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Young Scientists Get Boost in Funding from Johns Hopkins and Bladder Cancer Advocacy Network - 01/12/2017

Young Scientists Get Boost in Funding from Johns Hopkins and Bladder Cancer Advocacy Network

Release Date: January 12, 2017
David McConkey
David McConkey, Ph.D., director of the Johns Hopkins Greenberg Bladder Cancer Institute

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Young scientists interested in bladder cancer research can compete for up to two awards totaling $100,000 from a joint effort between the Johns Hopkins Greenberg Bladder Cancer Institute and the Bladder Cancer Advocacy Network (BCAN).

The deadline to apply for the funds is March 1. The awards are open to scientists in any discipline who have nearly completed their postdoctoral studies or are starting their first faculty position at an academic-based medical center.

“Young scientists use this type of funds to do independent research projects that are out of reach because they lack a large base of research funding,” says David McConkey, Ph.D., director of the Johns Hopkins Greenberg Bladder Cancer Institute, which has distributed $750,000 in additional research grants to scientists at Johns Hopkins and other institutions. “We want to inspire more early-career scientists to join this field.”

Bladder cancer is the fifth most common cancer, affecting more than 70,000 people in the U.S. each year. It strikes men three times as often as women. Research funding has lagged far behind other cancers, such as breast and prostate cancer, McConkey says. Because the disease often recurs, especially in its earliest forms, patients lose enormous quality of life, he says. It’s a costly cancer too, with treatments totaling nearly $4 billion each year.

A review panel of experts organized by BCAN will evaluate each proposal. McConkey says the awards are highly competitive and add recognition to young scientists’ portfolios.

Recent advances include the FDA approval of the immunotherapy drug atezolizumab for bladder cancer patients whose disease worsens after receiving chemotherapy. Scientists have recently charted the genomic characteristics of some rare bladder tumors, in addition to muscle-invasive and nonmuscle-invasive bladder cancers. Such characterization helps create a genomic blueprint of these cancers to help pathologists more easily identify them. The blueprints, says McConkey, also give scientists clues to the behavior of certain tumors, sorting out which ones may be more aggressive and need different therapies.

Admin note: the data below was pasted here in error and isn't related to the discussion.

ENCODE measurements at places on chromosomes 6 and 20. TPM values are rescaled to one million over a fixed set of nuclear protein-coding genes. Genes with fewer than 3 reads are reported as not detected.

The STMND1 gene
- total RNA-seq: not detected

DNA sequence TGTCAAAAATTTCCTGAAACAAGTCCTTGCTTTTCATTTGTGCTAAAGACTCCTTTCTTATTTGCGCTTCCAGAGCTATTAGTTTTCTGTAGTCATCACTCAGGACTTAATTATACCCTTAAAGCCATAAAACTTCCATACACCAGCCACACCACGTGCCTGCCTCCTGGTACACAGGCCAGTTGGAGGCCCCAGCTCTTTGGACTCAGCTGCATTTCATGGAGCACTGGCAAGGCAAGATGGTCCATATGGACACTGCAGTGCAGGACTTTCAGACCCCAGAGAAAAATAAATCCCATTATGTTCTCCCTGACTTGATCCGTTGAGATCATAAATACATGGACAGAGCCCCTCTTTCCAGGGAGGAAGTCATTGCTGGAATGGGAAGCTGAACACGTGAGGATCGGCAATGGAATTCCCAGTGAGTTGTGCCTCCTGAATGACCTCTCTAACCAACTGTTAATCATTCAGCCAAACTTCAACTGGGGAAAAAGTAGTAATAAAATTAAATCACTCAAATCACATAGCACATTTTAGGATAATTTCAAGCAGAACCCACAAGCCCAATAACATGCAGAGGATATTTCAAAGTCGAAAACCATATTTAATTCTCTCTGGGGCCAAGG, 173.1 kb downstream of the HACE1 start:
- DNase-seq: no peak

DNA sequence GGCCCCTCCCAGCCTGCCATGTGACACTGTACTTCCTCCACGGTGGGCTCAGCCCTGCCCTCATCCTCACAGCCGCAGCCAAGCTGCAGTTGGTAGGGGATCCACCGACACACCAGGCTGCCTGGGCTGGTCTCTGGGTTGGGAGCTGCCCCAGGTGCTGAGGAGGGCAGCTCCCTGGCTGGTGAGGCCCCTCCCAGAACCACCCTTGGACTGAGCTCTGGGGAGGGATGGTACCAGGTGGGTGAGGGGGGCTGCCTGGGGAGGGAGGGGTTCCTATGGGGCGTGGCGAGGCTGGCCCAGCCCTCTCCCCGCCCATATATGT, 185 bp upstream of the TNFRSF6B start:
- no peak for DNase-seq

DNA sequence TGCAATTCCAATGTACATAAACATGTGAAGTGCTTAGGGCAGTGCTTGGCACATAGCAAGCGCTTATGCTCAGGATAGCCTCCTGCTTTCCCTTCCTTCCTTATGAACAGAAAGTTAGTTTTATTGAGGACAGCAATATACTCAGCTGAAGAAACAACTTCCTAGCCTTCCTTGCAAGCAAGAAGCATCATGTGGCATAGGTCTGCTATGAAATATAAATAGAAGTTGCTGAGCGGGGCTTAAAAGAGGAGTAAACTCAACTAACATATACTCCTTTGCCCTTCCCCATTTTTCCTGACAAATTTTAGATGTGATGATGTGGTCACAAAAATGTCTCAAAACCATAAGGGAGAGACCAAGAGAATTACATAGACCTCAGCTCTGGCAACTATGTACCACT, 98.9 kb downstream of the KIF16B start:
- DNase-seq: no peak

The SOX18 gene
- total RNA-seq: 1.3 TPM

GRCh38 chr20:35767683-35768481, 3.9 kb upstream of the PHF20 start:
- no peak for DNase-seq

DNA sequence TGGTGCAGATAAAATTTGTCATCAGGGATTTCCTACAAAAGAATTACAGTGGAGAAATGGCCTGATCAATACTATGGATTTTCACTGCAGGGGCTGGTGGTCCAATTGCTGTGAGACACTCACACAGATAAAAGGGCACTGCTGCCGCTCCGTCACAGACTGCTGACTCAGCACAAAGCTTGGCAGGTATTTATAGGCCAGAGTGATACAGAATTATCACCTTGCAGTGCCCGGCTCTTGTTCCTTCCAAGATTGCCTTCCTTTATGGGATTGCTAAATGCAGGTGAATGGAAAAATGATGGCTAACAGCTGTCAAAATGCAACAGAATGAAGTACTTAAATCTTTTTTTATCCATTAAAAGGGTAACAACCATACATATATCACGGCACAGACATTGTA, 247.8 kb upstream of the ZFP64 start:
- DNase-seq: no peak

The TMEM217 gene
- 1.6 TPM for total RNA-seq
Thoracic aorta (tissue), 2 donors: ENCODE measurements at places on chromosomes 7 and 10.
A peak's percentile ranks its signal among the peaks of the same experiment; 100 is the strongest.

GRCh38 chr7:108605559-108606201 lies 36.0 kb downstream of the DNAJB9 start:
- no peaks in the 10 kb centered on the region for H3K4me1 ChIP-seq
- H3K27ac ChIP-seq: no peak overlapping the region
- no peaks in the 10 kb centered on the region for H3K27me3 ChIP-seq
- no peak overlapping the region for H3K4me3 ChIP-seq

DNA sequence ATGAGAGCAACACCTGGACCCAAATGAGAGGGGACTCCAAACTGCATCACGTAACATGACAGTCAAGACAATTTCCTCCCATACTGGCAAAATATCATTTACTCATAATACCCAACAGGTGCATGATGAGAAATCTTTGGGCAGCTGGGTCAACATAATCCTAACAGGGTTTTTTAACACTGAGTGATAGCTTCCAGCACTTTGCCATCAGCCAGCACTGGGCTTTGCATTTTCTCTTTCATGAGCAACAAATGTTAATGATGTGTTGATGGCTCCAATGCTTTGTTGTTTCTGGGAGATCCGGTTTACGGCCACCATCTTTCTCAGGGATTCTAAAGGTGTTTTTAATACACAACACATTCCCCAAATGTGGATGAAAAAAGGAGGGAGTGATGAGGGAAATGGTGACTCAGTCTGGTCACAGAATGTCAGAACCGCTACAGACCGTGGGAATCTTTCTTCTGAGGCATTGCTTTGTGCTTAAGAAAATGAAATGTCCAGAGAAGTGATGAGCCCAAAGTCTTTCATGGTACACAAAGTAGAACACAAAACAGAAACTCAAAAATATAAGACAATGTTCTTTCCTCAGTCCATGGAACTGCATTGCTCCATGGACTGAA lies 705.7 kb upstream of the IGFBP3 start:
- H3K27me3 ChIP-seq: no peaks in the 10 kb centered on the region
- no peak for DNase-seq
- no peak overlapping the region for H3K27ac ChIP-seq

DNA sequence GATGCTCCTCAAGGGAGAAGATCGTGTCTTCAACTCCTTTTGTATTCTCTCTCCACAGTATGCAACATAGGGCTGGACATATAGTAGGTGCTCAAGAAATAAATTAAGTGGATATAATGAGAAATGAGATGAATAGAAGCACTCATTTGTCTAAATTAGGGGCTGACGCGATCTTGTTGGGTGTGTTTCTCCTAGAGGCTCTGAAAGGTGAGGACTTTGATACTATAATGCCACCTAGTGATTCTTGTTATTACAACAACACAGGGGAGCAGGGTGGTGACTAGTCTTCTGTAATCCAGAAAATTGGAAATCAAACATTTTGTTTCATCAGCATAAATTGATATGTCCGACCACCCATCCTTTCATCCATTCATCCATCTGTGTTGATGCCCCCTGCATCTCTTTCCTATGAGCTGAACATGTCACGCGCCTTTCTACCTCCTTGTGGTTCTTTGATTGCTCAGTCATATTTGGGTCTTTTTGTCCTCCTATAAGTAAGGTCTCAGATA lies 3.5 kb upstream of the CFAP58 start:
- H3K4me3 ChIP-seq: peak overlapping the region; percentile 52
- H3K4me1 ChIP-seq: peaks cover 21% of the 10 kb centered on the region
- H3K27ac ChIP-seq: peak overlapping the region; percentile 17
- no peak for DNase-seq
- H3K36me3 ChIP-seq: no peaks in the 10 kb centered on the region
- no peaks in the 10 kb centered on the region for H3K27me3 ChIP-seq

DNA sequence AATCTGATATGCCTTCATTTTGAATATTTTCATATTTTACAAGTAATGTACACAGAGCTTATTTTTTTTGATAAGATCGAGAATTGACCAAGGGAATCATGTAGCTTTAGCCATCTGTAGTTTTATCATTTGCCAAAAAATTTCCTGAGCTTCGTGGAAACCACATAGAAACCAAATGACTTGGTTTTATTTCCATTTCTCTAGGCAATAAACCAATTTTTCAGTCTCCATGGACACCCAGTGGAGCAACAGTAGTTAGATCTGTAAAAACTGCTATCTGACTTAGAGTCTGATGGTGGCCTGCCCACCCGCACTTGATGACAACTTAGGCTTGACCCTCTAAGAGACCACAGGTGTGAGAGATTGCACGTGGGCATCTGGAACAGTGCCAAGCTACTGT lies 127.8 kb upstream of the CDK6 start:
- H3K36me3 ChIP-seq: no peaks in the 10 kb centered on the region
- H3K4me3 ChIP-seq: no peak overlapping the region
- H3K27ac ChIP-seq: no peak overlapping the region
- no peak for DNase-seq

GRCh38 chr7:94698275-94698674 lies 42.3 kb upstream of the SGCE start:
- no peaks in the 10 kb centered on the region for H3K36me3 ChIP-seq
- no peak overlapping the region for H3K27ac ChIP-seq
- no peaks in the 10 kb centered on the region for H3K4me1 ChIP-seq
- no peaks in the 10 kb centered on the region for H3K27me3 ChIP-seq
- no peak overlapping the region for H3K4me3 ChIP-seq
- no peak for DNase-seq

McConkey says that bladder cancer scientists also are working to identify genetic characteristics of patients who may be cured by chemotherapy alone, potentially avoiding surgery to remove the bladder. He expects that other immunotherapy drugs that work through the same mechanisms as atezolizumab may soon be approved by the FDA to treat bladder cancer, and scientists are looking for genetic or molecular characteristics of patients more likely to respond to them.

The Johns Hopkins Greenberg Bladder Cancer Institute was established in 2014 with contributions from Erwin L. Greenberg and Stephanie Cooper Greenberg as a collaborative effort between the Brady Urological Institute at The Johns Hopkins Hospital, the Johns Hopkins Kimmel Cancer Center, the Department of Pathology at the Johns Hopkins University School of Medicine and the Bloomberg~Kimmel Institute for Cancer Immunotherapy.

BCAN, headquartered in Bethesda, Maryland, has distributed more than $900,000 to young scientists.

Information about the Young Investigator Awards is available at www.bcan.org or by calling BCAN at 301-215-9099.

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